Looking at the technology products offered by today’s vendors, the marketing hype suggests they have the silver bullet that can kill the lycanthropic threat that haunts the waking nightmare of the digital age.
International author and speaker Bruce Schneier summed it up best at last week's AISA conference when he said "no single product or technology will fully protect you".
Instead, security teams need to find the right balance and trade-off between people, process and technology, layered onto the security management paradigm of protect, detect and respond.
But often the fear response is dominant when customers come to purchase security technology products and services, overriding any form of systemic analysis they would apply to solving other business problems.
“The way you talk about something fundamentally changes the way you evaluate risk. The context in which you judge something also determines how you interpret it," Dr Ian Levy, technical director of the UK’s new National Cyber Security Centre, told the conference.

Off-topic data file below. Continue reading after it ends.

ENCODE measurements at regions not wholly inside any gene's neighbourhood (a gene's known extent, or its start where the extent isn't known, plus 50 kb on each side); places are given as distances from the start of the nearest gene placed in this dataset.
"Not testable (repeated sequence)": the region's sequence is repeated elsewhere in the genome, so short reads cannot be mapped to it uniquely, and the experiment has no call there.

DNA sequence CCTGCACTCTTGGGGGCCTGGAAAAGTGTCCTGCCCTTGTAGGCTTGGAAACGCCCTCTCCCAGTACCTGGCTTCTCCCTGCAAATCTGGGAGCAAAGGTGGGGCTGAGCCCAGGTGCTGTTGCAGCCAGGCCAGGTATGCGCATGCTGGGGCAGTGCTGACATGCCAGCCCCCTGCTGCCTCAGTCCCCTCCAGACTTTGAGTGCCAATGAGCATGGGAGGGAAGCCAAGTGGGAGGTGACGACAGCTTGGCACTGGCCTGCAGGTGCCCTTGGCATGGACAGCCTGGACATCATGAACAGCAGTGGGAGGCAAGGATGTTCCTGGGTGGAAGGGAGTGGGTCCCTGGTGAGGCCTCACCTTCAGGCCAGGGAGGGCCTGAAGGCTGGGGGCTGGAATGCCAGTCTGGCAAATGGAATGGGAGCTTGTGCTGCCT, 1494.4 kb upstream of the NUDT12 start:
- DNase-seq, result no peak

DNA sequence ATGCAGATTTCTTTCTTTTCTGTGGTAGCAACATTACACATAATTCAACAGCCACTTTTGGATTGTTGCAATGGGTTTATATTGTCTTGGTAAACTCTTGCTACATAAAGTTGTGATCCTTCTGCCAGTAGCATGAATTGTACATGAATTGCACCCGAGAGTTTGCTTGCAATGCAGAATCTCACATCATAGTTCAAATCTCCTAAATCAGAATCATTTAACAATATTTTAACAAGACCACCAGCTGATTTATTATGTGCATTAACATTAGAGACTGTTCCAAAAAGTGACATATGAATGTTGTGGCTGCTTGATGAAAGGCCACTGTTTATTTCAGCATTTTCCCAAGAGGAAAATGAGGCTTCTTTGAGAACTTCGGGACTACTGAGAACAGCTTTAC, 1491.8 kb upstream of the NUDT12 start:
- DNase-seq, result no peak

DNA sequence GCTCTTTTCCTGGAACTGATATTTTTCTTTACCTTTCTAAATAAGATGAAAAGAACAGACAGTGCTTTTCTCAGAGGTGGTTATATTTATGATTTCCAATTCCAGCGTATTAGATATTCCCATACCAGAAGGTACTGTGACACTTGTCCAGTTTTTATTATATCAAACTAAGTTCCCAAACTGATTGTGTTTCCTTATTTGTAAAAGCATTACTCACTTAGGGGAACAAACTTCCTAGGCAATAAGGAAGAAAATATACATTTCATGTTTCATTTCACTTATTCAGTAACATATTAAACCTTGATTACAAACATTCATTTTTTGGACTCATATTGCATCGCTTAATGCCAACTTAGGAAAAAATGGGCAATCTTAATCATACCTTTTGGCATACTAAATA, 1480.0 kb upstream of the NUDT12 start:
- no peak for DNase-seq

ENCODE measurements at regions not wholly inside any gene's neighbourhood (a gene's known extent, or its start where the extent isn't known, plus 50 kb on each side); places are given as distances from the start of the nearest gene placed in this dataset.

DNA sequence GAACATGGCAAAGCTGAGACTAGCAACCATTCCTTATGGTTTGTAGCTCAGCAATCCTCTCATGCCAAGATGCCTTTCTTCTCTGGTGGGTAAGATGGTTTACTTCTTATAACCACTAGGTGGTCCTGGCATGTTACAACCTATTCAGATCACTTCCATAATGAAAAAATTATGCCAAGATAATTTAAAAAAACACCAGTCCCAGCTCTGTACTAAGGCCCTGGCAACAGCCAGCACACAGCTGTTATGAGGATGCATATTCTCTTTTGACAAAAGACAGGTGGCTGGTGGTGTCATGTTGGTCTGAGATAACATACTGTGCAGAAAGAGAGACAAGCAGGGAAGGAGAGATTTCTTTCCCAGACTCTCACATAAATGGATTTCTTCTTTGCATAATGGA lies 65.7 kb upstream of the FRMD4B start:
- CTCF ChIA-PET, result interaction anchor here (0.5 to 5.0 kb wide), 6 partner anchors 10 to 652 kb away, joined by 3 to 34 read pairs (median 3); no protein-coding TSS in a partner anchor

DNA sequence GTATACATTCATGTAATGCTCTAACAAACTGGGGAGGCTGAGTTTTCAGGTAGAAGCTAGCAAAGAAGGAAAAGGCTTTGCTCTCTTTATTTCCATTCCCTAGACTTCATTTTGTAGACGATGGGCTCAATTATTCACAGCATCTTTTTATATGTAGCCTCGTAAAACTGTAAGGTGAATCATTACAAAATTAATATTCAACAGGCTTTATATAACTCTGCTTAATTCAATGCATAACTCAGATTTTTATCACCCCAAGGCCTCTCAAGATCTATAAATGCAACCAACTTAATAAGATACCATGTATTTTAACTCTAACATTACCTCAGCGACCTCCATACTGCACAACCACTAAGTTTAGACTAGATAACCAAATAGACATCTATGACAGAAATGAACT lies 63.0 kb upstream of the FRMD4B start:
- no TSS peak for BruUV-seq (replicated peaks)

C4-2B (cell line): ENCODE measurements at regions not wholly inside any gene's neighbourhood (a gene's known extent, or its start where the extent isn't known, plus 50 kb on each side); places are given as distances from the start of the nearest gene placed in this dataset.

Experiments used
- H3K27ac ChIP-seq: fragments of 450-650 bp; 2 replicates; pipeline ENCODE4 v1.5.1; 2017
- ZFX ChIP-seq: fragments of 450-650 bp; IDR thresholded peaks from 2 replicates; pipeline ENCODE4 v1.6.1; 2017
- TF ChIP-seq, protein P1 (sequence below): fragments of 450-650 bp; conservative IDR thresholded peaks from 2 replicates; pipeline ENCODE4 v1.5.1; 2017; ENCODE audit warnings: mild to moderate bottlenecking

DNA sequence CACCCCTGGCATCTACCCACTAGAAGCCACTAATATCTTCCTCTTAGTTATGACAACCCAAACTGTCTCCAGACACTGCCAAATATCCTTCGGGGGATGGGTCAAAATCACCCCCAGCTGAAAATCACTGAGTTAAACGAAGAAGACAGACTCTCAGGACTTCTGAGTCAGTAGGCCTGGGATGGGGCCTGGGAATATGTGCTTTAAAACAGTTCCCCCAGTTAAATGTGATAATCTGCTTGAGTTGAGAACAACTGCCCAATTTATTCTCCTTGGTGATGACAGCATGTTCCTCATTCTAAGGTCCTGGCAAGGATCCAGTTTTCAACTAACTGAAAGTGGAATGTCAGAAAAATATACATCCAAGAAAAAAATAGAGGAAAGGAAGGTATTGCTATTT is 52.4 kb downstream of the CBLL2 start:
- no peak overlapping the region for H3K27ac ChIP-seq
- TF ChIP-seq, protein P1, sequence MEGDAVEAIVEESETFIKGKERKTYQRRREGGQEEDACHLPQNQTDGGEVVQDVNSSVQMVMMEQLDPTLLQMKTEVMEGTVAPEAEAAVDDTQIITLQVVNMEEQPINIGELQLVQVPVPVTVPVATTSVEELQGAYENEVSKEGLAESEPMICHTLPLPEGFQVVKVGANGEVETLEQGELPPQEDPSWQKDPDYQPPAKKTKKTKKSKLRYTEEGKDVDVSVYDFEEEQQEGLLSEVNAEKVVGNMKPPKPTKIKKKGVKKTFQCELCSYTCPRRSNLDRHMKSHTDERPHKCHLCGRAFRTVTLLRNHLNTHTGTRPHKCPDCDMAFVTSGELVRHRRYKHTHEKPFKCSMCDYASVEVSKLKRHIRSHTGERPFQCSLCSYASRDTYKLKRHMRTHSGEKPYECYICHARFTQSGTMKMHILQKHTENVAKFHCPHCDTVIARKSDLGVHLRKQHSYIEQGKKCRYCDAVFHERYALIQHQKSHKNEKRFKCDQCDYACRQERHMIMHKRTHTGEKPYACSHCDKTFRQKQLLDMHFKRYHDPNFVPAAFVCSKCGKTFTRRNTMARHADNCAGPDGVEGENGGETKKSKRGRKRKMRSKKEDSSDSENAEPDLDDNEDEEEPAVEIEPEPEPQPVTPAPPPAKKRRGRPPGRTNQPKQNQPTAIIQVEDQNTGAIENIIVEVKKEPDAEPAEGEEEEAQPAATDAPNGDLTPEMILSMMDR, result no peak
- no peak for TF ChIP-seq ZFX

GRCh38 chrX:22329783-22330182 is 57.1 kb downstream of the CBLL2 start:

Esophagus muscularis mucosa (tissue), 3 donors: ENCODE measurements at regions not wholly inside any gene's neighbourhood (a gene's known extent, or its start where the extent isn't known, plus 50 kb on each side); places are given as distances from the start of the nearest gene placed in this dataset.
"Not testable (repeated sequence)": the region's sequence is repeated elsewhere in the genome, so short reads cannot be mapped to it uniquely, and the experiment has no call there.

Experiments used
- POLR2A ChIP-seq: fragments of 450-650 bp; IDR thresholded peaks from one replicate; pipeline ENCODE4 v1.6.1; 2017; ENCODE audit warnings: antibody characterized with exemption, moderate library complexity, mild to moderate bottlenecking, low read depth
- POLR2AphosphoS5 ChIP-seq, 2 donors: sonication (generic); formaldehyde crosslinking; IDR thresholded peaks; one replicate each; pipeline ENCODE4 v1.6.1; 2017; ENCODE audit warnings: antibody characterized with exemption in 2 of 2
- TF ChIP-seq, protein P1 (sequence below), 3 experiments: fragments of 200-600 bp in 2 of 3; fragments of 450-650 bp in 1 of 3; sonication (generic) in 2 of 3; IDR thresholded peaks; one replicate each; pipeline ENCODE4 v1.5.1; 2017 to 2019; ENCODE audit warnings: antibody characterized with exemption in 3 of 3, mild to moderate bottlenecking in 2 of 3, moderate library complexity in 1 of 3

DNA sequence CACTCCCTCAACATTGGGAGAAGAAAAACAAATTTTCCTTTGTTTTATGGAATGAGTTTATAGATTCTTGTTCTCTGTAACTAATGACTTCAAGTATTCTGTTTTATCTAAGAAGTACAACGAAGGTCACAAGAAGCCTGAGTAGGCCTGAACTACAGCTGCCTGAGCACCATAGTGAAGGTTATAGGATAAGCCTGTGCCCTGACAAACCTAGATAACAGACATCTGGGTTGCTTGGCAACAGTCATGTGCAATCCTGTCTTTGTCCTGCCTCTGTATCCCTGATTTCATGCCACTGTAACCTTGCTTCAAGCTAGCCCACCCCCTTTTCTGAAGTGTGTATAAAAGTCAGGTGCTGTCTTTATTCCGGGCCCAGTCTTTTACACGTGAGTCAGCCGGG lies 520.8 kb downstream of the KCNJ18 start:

"So if you’re told that cyber security attacks are purported by winged ninja cyber monkeys who sit in a foreign country who can compromise your machine just by thinking about it you’re going to have a fear response. And that’s where we are today. "
His analogies might sound whimsical, but they contain a serious message. The reality is that the threat environment is fairly well understood and in most cases attacks are nowhere near as sophisticated as vendors proclaim.
Technology companies need to temper their over-marketing and instead explain which security problems they actually help to solve. It’s way too easy to end up bogged down in a security quagmire, and when you only have $500,000 to spend, how can you decide which of the 150 products to purchase to best shore up your defences?
Plus, according to Schneier, harm can actually be reduced by showing people what to do if they get hacked, without the need to introduce any new technology.
By focusing on the people and process aspects of cyber defences, it’s possible to build an educated workforce that knows what to do and how to do it when something bad happens.
I sense a shift is coming. People are becoming tired of the hype, and weary from the continual threat.
One way to address the problem is to stop giving vendors air time as "experts" when another company or government department is hacked.
Instead, let's look to independent experts to provide accurate and non-emotive facts. We can bring the vendors back in once they've toned down the hype, cut out the fantasy, and are ready to assist customers in buying the right controls for their needs.